Using the GitHub API in your app


This guide will help you build a GitHub App and run it on a server. The app you build will add a label to all new issues opened in the repository where the app is installed.

This project will walk you through the following:

  • Programming your app to listen for events
  • Using the Octokit.rb library to do REST API operations

Note: This guide demonstrates the app development process using the Ruby programming language. However, there are many flavors of Octokit. If you prefer JavaScript, you can use Probot and Node.js to develop GitHub Apps.

Once you've worked through the steps, you'll be ready to develop other kinds of integrations using the full suite of GitHub APIs. You can check out successful examples of apps on GitHub Marketplace and Works with GitHub.


You may find it helpful to have a basic understanding of the following:

But you can follow along at any experience level. We'll link out to information you need along the way!

Before you begin, you'll need to do the following:

  1. Clone the Using the GitHub API in your app repository.

    git clone

    Inside the directory, you'll find a template_server.rb file with the template code you'll use in this quickstart and a server.rb file with the completed project code.

  2. Follow the steps in the Setting up your development environment quickstart to configure and run the template_server.rb app server. If you've previously completed a GitHub App quickstart other than Setting up your development environment, you should register a new GitHub App and start a new Smee channel to use with this quickstart.

    This quickstart includes the same template_server.rb code as the Setting up your development environment quickstart. Note: As you follow along with the Setting up your development environment quickstart, make sure to use the project files included in the Using the GitHub API in your app repository.

    See the Troubleshooting section if you are running into problems setting up your template GitHub App.

Building the app

Now that you're familiar with the template_server.rb code, you're going to create code that automatically adds the needs-response label to all issues opened in the repository where the app is installed.

The template_server.rb file contains app template code that has not yet been customized. In this file, you'll see some placeholder code for handling webhook events and some other code for initializing an Octokit.rb client.

Note: template_server.rb contains many code comments that complement this guide and explain additional technical details. You may find it helpful to read through the comments in that file now, before continuing with this section, to get an overview of how the code works.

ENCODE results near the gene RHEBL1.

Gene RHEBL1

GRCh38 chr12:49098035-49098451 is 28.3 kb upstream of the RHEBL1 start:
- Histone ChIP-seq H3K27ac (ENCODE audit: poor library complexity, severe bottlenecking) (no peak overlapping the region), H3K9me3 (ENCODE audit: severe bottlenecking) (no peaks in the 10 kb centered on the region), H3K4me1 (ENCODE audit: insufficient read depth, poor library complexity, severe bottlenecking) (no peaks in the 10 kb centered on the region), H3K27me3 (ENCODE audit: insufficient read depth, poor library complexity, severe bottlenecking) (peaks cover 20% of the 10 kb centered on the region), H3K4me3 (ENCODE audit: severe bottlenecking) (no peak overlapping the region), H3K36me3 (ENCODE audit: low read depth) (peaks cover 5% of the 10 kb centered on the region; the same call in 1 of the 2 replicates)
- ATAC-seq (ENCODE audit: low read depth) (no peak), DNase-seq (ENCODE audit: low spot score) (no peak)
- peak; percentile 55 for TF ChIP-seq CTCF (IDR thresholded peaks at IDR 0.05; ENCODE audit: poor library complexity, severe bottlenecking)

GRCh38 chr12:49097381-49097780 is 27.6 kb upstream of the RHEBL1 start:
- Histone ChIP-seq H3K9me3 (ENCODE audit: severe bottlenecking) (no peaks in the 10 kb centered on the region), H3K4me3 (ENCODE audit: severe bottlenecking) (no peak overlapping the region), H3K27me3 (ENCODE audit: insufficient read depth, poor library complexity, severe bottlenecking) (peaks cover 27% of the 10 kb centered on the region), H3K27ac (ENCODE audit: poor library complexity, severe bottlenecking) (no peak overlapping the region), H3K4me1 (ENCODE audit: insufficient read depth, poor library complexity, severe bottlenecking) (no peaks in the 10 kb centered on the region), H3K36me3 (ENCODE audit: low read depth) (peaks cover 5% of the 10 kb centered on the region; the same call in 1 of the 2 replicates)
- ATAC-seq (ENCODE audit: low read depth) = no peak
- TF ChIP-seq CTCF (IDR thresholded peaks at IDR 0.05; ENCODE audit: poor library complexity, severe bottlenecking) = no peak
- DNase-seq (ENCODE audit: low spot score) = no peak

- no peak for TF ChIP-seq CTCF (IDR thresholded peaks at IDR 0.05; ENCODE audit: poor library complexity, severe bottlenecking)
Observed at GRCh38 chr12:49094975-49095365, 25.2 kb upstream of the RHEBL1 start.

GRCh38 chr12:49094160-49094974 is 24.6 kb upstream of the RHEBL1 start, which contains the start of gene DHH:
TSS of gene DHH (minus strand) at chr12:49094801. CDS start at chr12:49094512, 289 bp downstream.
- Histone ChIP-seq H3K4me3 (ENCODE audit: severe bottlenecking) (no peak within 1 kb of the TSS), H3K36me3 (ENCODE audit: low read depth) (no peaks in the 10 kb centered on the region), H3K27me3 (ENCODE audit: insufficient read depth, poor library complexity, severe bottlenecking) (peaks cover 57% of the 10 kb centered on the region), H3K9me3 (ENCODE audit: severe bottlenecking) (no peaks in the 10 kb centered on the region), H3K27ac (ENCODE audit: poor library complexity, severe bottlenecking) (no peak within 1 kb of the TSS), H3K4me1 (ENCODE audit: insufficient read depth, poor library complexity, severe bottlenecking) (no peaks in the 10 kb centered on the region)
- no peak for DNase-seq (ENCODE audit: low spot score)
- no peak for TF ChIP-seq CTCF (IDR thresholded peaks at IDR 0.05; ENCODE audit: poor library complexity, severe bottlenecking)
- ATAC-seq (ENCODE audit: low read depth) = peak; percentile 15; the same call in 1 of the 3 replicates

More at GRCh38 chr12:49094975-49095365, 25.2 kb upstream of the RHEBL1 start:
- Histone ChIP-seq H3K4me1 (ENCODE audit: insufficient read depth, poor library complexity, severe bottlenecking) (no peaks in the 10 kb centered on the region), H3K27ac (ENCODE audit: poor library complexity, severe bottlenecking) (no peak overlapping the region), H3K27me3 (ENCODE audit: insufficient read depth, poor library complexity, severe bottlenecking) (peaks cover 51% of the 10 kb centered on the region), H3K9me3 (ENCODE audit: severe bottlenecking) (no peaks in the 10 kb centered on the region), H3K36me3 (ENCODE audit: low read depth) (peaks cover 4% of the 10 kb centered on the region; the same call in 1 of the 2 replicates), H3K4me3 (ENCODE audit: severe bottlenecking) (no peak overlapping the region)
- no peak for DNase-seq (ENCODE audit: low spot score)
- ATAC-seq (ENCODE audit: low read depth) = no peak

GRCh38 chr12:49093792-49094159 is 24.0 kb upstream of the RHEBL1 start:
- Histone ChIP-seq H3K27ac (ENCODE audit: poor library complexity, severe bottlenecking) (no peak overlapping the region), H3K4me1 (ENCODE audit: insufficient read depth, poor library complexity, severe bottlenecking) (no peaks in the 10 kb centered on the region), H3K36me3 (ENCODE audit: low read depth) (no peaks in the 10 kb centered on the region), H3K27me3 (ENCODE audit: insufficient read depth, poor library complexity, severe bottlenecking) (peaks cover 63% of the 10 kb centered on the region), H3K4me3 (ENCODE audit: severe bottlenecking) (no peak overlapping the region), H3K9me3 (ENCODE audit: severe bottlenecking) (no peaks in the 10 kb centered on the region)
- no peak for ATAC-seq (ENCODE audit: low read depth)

The final customized code that you'll create by the end of this guide is provided in server.rb. Try waiting until the end to look at it, though!

These are the steps you'll complete to create your first GitHub App:

  1. Update app permissions
  2. Add event handling
  3. Create a new label
  4. Add label handling

Step 1. Update app permissions

When you first registered your app, you accepted the default permissions, which means your app doesn't have access to most resources. For this example, your app will need permission to read issues and write labels.

To update your app's permissions:

  1. Select your app from the app settings page and click Permissions & Webhooks in the sidebar.
  2. In the "Permissions" section, find "Issues," and select Read & Write in the "Access" dropdown next to it. The description says this option grants access to both issues and labels, which is just what you need.
  3. In the "Subscribe to events" section, select Issues to subscribe to the event.
  4. Click Save changes at the bottom of the page.
  5. If you've installed the app on your account, check your email and follow the link to accept the new permissions. Any time you change your app's permissions or webhooks, users who have installed the app (including yourself) will need to accept the new permissions before the changes take effect. You can also accept the new permissions by navigating to your installations page and clicking on "Configure" next to your app. You'll see a banner at the top of the page letting you know that the app is requesting different permissions. Click "Details" and click "Accept new permissions."

Great! Your app has permission to do the tasks you want it to do. Now you can add the code to make it work.

Step 2. Add event handling

The first thing your app needs to do is listen for new issues that are opened. Now that you've subscribed to the Issues event, you'll start receiving the issues webhook, which is triggered when certain issue-related actions occur. You can filter this event type for the specific action you want in your code.

GitHub sends webhook payloads as POST requests. Because you forwarded your Smee webhook payloads to http://localhost/event_handler:3000, your server will receive the POST request payloads in the post '/event_handler' route.

An empty post '/event_handler' route is already included in the template_server.rb file, which you downloaded in the prerequisites section. The empty route looks like this:

  post '/event_handler' do

    # # # # # # # # # # # #
    # # # # # # # # # # # #

    200 # success status

Use this route to handle the issues event by adding the following code:

case request.env['HTTP_X_GITHUB_EVENT']
when 'issues'
  if @payload['action'] === 'opened'